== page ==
65.      That reasoning does not, in my opinion, justify a different interpretation of Article 1(3)(d) of Regulation No 1013/2006 than that described thus far, since Regulation No 1069/2009 subjects to the more stringent provisions of Regulation No 1013/2006, (33) shipments of animal by-products which could harm the environment. (34)

66.      Fifthly, as the Netherlands Government has rightly pointed out, the interpretation proposed by the Chamber of Agriculture of Lower Saxony produces a paradoxical result.

67.      Indeed, to regard category 3 animal by-products as falling within the scope of Regulation No 1013/2006 would lead to the application of stricter rules to less hazardous products, given that category 3 products are, pursuant to Regulation No 1069/2009, (35) by definition, less harmful to public and animal health than Category 1 and 2 products. (36)

68.      Similarly, the Commission’s interpretation, based mainly on Articles 23 and 24 of Regulation No 1069/2009, should not, in my opinion, be followed since, as ReFood pointed out at the hearing, that interpretation cannot be inferred either from the wording or from the scheme of the Regulations at issue in this case.

69.      The Commission argues, in essence, that Article 1(3)(d) of Regulation No 1013/2006 should be interpreted as not applying to shipments of animal by-products which are made by operators, plants or establishments registered or approved in accordance with Article 23 or Article 24 of Regulation No 1069/2009 or which are intended for operators, plants or establishments registered or approved in accordance with those provisions, if the rules of Regulation No 1069/2009 are respected.

70.      As regards recital 11 of Regulation No 1013/2006 and recitals 5 and 6 of Regulation No 1069/2009, it takes the view that Regulation No 1013/2006 was not intended to apply to the shipment of animal by-products where the need for protection of the environment has already been duly taken into account, as long as the provisions of Regulation No 1069/2009 are respected. In so far as Regulation No 1069/2009 provided for rules which apply to operators, establishments and plants falling within Article 23 and Article 24 of that Regulation, it was not necessary for Regulation No 1013/2006 to apply to shipments by operators, establishments and plants approved or registered under those provisions, provided that the other requirements of Regulation No 1069/2009 were met.

71.      First of all, that interpretation ignores the will of the EU legislature, clearly expressed during the legislative process, to exclude animal by-products from the scope of Regulation No 1013/2006.

72.      Secondly, it seems to me that, in arguing for such an interpretation, the Commission is seeking to impose the position it had defended during the procedure for the adoption of Regulation No 1013/2016, (37) even though that position was not followed by the Parliament and the Council.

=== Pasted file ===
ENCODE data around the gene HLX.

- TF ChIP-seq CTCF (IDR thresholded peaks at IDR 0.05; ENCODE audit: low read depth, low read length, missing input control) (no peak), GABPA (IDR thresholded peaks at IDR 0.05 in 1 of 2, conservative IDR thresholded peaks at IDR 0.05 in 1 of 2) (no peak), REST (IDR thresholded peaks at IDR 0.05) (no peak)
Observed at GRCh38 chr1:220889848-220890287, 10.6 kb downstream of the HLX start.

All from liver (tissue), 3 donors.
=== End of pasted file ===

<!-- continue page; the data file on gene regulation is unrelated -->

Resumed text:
73.      Finally, in my view, such an interpretation gives rise to legal uncertainty.

74.      First, it assumes that operators will assess, for each shipment of animal by-products, whether the provisions of Regulation No 1069/2009 provide sufficient environmental protection and therefore makes it impossible to know in advance which regulation applies to a particular shipment.

75.      Secondly, the Commission stated at the hearing that, if the provisions of Article 23 and Article 24 of Regulation No 1069/2009 are not respected, it is necessary to apply Regulation No 1013/2006 but that could, paradoxically, result in a requirement to comply with the more stringent provisions of Regulation No 1013/2006, in the event of non-compliance with the less burdensome requirements of Article 23 and Article 24 of Regulation No 1016/2009.

IV.    Conclusion

76.      In the light of the foregoing considerations, I propose that the Court reply as follows to the questions referred for a preliminary ruling by the Verwaltungsgericht Oldenburg (Administrative Court of Oldenburg, Germany) as follows:

Article 1(3)(d) of Regulation (EC) No 1013/2006 of the European Parliament and of the Council of 14 June 2006 on shipments of waste, must be interpreted as meaning that shipments of animal by-products falling within the scope of Regulation (EC) No 1069/2009 of the European Parliament and of the Council of 21 October 2009 laying down health rules as regards animal by-products and derived products not intended for human consumption and repealing Regulation (EC) No 1774/2002, are excluded from the scope of Regulation No 1013/2006, save as otherwise expressly provided in Regulation No 1069/2009.


1      Original language: French.


2      OJ 2006 L 190, p. 1, and corrigendum in German (OJ 2013 L 334, p. 46).


3      Regulation of the European Parliament and of the Council of 3 October 2002 laying down health rules concerning animal by-products not intended for human consumption (OJ 2002 L 273, p. 1).